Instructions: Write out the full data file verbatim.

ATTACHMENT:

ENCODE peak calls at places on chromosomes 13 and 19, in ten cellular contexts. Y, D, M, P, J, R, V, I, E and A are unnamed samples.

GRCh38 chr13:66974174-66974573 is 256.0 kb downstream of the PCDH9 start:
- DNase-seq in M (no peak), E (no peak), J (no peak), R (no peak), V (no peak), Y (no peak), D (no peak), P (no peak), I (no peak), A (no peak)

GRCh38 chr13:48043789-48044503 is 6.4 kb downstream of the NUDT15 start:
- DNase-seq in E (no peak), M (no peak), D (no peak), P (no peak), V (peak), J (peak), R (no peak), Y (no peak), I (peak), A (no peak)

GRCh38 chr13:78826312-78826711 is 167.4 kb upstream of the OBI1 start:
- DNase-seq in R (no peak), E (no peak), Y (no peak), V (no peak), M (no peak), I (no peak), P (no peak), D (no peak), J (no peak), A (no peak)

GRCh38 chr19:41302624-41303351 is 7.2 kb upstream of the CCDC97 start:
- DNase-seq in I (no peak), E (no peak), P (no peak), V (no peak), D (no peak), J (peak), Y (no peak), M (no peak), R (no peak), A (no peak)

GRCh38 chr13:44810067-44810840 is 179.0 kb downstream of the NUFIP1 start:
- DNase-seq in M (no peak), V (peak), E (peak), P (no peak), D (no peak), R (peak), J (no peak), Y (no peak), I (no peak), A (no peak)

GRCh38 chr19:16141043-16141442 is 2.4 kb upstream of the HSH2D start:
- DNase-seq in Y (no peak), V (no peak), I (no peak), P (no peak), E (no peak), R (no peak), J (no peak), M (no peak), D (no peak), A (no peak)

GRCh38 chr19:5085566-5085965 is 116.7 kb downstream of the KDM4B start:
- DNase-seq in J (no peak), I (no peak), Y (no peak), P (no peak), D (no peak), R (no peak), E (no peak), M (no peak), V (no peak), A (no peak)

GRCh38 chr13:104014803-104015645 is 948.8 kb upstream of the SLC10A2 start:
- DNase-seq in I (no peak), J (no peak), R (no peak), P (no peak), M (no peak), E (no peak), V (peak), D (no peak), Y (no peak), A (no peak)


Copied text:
ENCODE peak calls at places on chromosomes 13 and 19, in ten cellular contexts. Y, D, M, P, J, R, V, I, E and A are unnamed samples.

GRCh38 chr13:66974174-66974573 is 256.0 kb downstream of the PCDH9 start:
- DNase-seq in M (no peak), E (no peak), J (no peak), R (no peak), V (no peak), Y (no peak), D (no peak), P (no peak), I (no peak), A (no peak)

GRCh38 chr13:48043789-48044503 is 6.4 kb downstream of the NUDT15 start:
- DNase-seq in E (no peak), M (no peak), D (no peak), P (no peak), V (peak), J (peak), R (no peak), Y (no peak), I (peak), A (no peak)

GRCh38 chr13:78826312-78826711 is 167.4 kb upstream of the OBI1 start:
- DNase-seq in R (no peak), E (no peak), Y (no peak), V (no peak), M (no peak), I (no peak), P (no peak), D (no peak), J (no peak), A (no peak)

GRCh38 chr19:41302624-41303351 is 7.2 kb upstream of the CCDC97 start:
- DNase-seq in I (no peak), E (no peak), P (no peak), V (no peak), D (no peak), J (peak), Y (no peak), M (no peak), R (no peak), A (no peak)

GRCh38 chr13:44810067-44810840 is 179.0 kb downstream of the NUFIP1 start:
- DNase-seq in M (no peak), V (peak), E (peak), P (no peak), D (no peak), R (peak), J (no peak), Y (no peak), I (no peak), A (no peak)

GRCh38 chr19:16141043-16141442 is 2.4 kb upstream of the HSH2D start:
- DNase-seq in Y (no peak), V (no peak), I (no peak), P (no peak), E (no peak), R (no peak), J (no peak), M (no peak), D (no peak), A (no peak)

GRCh38 chr19:5085566-5085965 is 116.7 kb downstream of the KDM4B start:
- DNase-seq in J (no peak), I (no peak), Y (no peak), P (no peak), D (no peak), R (no peak), E (no peak), M (no peak), V (no peak), A (no peak)

GRCh38 chr13:104014803-104015645 is 948.8 kb upstream of the SLC10A2 start:
- DNase-seq in I (no peak), J (no peak), R (no peak), P (no peak), M (no peak), E (no peak), V (peak), D (no peak), Y (no peak), A (no peak)